In no particular order, five things I’ve been thinking about this week.
5. Does Donald Fehr have another big defining issue on his hands? – I was thinking the other day about Donald Fehr being in charge of the NHLPA now, while his players and the sport of hockey are on the verge of an issue that could change the game forever. The word concussion is running rampant through the sport, and it seems to be such a pervasive problem that there is no solution.
However, it occurs to me that as head of the MLBPA, he looked the other way while his representatives were destroying their bodies, the record book, their potential Hall of Fame careers, and the reputation of the entire sport during the height of the steroid era. He and his organization did nothing about it, and in fact, fought tooth and nail against testing for PEDs.
Maybe I’m putting a connection where one doesn’t exist, but if the players themselves don’t do anything on their own to at least address the infection of concussions roaming through their sport like the Grim Reaper, there will be another generation-defining issue that he presided over and did nothing to help fix, that threatens the future of the sport and his representatives’ careers. Namely, stop doing crap like this.
4. What’s up Chuk? – Something I’ve always wondered about… only because I saw another player that fits the bill today – is what’s up with all the hockey players with last names of “-chuk”? I can’t really say that I’ve met someone else with a last name like that, but in hockey they’re literally everywhere: Malarchuk, Andreychuk, Sawchuk, Kovalchuk, Boychuk, Babchuk…
I entered “chuk” as a last name on www.eliteprospects.com and it spit out a list of 219 players. TWO HUNDRED AND NINETEEN. that’s amazing. Consider this: two of the most common names in the english language are Smith and Johnson, and their lists were only 464 and 334, respectively, and how common are those names? But __chuk comes up 219? That’s weird to me.
3. As a PR guy, should I worry about players tweeting? – The NHL has recently addressed the issue of players and their twitter accounts, by throwing a blanket over the whole thing and saying ‘just don’t do it on game days.’ To which Sean Avery said he’d set up a fake account and keep tweeting. But then again, if it’s a fake account, I don’t think he’ll be able to get 15,000 followers, nor would it be quite as fun to follow him (presuming you think he’s amusing).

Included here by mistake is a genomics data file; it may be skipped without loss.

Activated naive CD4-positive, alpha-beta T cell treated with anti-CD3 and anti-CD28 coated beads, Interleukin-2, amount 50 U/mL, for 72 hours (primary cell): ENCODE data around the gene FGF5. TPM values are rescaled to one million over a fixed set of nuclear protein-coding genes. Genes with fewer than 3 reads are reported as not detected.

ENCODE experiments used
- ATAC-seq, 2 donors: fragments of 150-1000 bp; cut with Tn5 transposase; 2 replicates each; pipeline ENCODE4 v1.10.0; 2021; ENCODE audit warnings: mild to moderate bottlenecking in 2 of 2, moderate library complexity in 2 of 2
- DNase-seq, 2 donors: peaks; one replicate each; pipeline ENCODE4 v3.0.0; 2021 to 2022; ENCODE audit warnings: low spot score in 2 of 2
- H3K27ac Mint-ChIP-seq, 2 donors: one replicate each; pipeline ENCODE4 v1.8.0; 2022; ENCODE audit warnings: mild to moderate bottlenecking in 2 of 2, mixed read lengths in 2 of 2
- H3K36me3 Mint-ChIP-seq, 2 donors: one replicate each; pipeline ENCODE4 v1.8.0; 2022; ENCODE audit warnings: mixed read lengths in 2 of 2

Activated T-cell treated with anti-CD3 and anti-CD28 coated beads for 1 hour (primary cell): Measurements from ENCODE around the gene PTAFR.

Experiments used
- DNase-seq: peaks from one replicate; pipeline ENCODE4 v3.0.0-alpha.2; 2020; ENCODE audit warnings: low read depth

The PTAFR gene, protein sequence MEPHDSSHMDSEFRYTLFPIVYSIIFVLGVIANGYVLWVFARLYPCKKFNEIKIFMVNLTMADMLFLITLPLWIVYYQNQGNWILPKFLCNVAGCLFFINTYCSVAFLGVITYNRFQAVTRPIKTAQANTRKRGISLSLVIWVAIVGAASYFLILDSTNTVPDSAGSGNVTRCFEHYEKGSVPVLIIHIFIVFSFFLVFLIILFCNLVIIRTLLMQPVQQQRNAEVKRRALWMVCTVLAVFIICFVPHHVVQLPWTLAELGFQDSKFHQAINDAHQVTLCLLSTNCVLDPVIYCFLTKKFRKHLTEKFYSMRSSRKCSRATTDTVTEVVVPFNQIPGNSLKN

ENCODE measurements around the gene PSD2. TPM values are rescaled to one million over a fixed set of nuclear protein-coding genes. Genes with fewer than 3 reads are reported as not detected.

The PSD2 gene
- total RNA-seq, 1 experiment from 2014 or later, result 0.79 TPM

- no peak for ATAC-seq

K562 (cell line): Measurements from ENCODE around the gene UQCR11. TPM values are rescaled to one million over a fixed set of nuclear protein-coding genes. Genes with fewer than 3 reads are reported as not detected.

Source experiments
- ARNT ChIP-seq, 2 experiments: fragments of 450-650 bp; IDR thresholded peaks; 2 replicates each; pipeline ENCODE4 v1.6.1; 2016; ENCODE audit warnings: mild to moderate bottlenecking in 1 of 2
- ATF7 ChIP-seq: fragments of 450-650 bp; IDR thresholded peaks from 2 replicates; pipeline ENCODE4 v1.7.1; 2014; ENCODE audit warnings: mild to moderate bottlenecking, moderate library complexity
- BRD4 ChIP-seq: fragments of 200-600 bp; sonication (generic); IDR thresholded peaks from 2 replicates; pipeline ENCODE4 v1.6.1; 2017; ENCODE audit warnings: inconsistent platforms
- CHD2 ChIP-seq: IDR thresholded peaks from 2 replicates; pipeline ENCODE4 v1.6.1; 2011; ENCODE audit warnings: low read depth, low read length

But I’m not sure it’s really something that I can worry about that much. If a player does something silly, like send out tweets defending the honor of Osama bin Laden, I think that’s his problem. I don’t know about this one – never before has it been so instantaneous that a player could get himself in trouble for his foot-in-mouth syndrome. But I think that’s what makes the social media so effective with the fans – that direct, getting-inside-his-head type of connection to the athletes. I think it’s just good to remind all of our players just to think first about what they say or what pictures they post on twitter or facebook.
But then again, I think it’s a good question for everyone to ponder. Only you are in control of the image of yourself that you put out there.
2. Am I the only one who thinks it’s weird to see the Winnipeg Jets being discussed? – I can’t be the only one who thinks about Daniel Berthiaume and Dale Hawerchuk (there it is again!) when they see Winnipeg Jets headlines. But this isn’t Dave Ellett’s Jets. Nor is it Pat Elynuik, Thomas Steen, Fredrik Olausson, Darrin Shannon, Randy Carlisle, Bob Essensa or Teppo Numminen’s Jets. We’re living in the now. And it’s a little weird to me.
1. How does the operation of a minor league hockey team appear from the fans’ perspective? – This one I’ve though a lot about lately. Basically because we are getting emails from fans panicking that we’ve only signed 12 players so far. They are literally asking if we’re going to have enough players to field a team in training camp.
At first this question appears preposterous. Do people REALLY think that we’re not going to have an actual team? Is there an appearance that we will just have a bunch of scrubs on the squad? Maybe it does look that way, I don’t know. I just know how things really operate. That recruiting takes time. That the mail takes time. That players wait until their agents have exhausted all their options. I’m not overly clear on how others outside our office think or perceive the roster-building process.
All I can say is that some of our best players are waiting for FedEx to deliver their contracts as we speak. And you’ll have to trust the coach.
Kevin Bartl is the Vice President of Communications and a broadcaster with the Condors, entering his ninth season in Condorstown. His blog is supposed to come out every Tuesday, if he gets around to it. Follow him on twitter @KevinBartl.